.\" Copyright (c) 1994
.\" The Regents of the University of California. All rights reserved.
.\" This code is derived from software donated to Berkeley by
.\" Jan-Simon Pendry.
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.\" @(#)mount_union.8 8.6 (Berkeley) 3/27/94
.Dd March 27, 1994
.Dt MOUNT_UNION 8
.Os BSD 4.4
.Nd mount union filesystems
.Op Fl br
.Op Fl o Ar options
in such a way that the contents of both directory trees remain visible.
The options are as follows:
.Bl -tag -width indent
.It Fl b
Invert the default position, so that
becomes the lower layer and
becomes the upper layer.
remains the mount point.
.It Fl o
Options are specified with a
flag followed by a comma separated string of options.
.Xr mount 8
man page for possible options and their meanings.
.It Fl r
Hide the lower layer completely in the same way as mounting with
.Xr mount_null 8 .
To enforce filesystem security, the user mounting the filesystem
must be superuser or else have write permission on the mounted-on
Filenames are looked up in the upper layer and then in the
If a directory is found in the lower layer, and there is no entry
in the upper layer, then a
directory will be created in the upper layer.
It will be owned by the user who originally did the union mount,
(0777) modified by the umask in effect at that time.
If a file exists in the upper layer then there is no way to access
a file with the same name in the lower layer.
If necessary, a combination of loopback and union mounts can be made
which will still allow the lower files to be accessed by a different
Except in the case of a directory,
access to an object is granted via the normal filesystem access checks.
For directories, the current user must have access to both the upper
and lower directories (should they both exist).
Requests to create or modify objects in
are passed to the upper layer with the exception of a few special cases.
An attempt to open for writing a file which exists in the lower layer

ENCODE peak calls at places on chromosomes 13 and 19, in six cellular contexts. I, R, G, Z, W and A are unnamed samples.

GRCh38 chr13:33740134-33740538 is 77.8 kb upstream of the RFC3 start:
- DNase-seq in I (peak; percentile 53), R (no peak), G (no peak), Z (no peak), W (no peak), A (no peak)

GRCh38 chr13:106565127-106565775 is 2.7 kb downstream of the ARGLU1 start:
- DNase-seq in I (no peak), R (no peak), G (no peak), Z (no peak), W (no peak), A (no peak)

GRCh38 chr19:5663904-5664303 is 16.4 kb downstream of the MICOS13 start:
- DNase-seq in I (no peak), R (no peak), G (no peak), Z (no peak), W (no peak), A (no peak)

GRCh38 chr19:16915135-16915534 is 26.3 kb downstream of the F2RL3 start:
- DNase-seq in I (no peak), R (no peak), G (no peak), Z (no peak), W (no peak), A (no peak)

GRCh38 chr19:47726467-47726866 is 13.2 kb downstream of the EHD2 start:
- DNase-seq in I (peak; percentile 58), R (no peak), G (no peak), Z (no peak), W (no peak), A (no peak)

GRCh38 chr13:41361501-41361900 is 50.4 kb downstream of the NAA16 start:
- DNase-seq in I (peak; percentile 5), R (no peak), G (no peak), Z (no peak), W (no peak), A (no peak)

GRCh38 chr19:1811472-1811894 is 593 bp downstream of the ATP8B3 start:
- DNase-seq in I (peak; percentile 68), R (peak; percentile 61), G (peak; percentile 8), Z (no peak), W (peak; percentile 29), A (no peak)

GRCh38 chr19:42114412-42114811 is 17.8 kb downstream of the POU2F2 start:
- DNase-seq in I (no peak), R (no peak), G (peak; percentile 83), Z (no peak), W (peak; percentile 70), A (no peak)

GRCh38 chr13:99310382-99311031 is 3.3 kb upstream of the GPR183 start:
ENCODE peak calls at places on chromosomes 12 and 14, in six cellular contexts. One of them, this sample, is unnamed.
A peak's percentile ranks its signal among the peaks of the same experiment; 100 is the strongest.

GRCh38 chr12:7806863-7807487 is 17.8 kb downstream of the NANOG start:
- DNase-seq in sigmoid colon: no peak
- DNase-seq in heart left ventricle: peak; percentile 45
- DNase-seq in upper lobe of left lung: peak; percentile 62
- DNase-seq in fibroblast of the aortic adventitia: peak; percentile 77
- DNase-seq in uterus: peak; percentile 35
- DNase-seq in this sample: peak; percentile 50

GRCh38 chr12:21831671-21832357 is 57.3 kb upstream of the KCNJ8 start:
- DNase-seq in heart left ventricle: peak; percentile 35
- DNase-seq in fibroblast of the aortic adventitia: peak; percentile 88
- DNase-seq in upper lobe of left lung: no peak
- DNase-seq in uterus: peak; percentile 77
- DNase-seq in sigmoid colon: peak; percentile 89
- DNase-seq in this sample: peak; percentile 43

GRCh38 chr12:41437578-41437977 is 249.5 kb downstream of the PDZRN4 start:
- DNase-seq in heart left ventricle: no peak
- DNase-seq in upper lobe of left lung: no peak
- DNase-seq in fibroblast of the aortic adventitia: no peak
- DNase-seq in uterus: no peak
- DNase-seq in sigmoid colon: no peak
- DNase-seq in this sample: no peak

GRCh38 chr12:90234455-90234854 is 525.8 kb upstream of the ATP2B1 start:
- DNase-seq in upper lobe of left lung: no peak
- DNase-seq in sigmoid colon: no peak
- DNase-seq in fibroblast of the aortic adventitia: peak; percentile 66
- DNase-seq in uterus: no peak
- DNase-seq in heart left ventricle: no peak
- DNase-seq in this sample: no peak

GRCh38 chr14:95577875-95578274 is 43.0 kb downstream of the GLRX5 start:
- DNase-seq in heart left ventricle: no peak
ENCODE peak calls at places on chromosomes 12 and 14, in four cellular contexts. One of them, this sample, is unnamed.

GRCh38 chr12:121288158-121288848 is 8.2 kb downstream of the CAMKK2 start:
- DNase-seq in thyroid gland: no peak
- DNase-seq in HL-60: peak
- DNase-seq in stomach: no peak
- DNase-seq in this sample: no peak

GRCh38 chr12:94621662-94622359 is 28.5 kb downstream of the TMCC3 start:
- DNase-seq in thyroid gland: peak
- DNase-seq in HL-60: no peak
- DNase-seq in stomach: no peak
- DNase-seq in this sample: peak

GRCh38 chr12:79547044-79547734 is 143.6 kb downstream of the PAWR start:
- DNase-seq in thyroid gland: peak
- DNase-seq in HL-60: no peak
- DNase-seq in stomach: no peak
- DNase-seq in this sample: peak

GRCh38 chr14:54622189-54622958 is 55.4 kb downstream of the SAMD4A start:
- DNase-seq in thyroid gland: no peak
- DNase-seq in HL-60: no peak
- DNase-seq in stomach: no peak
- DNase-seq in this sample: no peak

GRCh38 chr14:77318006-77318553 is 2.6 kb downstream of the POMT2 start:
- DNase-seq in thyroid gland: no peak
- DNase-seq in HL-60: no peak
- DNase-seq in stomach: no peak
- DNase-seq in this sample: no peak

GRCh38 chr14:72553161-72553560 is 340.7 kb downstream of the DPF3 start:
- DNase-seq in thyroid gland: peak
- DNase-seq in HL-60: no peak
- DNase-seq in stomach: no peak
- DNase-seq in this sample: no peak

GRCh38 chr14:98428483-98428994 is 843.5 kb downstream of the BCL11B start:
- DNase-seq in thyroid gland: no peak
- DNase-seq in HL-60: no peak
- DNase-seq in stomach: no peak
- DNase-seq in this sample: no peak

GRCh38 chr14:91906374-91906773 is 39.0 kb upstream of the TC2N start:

causes a copy of the
file to be made to the upper layer, and then for the upper layer copy
to be opened.
Similarly, an attempt to truncate a lower layer file to zero length
causes an empty file to be created in the upper layer.
Any other operation which would ultimately require modification to
the lower layer fails with
.Dv EROFS .
The union filesystem manipulates the namespace, rather than
The union operation applies recursively down the directory tree
now rooted at
.Ar uniondir .
Thus any filesystems which are mounted under
will take part in the union operation.
This differs from the
.Xr mount 8
which only applies the union operation to the mount point itself,
and then only for lookups.
.Bd -literal -offset indent
mount -t cd9660 -o ro /dev/cd0a /usr/src
mount -t union -o /var/obj /usr/src
mount the CD-ROM drive
and then attaches
For most purposes the effect of this is to make the
source tree appear writable
even though it is stored on a CD-ROM.
.Bd -literal -offset indent
mount -t union -o -b /sys $HOME/sys
attaches the system source tree below the
directory in the user's home directory.
This allows individual users to make private changes
to the source, and build new kernels, without those
changes becoming visible to other users.
Note that the files in the lower layer remain
.Pa /sys .
.Sh SEE ALSO
.Xr intro 2 ,
.Xr mount 2 ,
.Xr unmount 2 ,
.Xr fstab 5 ,
.Xr mount 8 ,
.Xr mount_null 8
Without whiteout support from the filesystem backing the upper layer,
there is no way that delete and rename operations on lower layer
objects can be done.
is returned for this kind of operations along with any others
which would make modifications to the lower layer, such as
.Xr chmod 1 .
.Xr find 1
over a union tree has the side-effect of creating
a tree of shadow directories in the upper layer.
command first appeared in
.Bx 4.4 .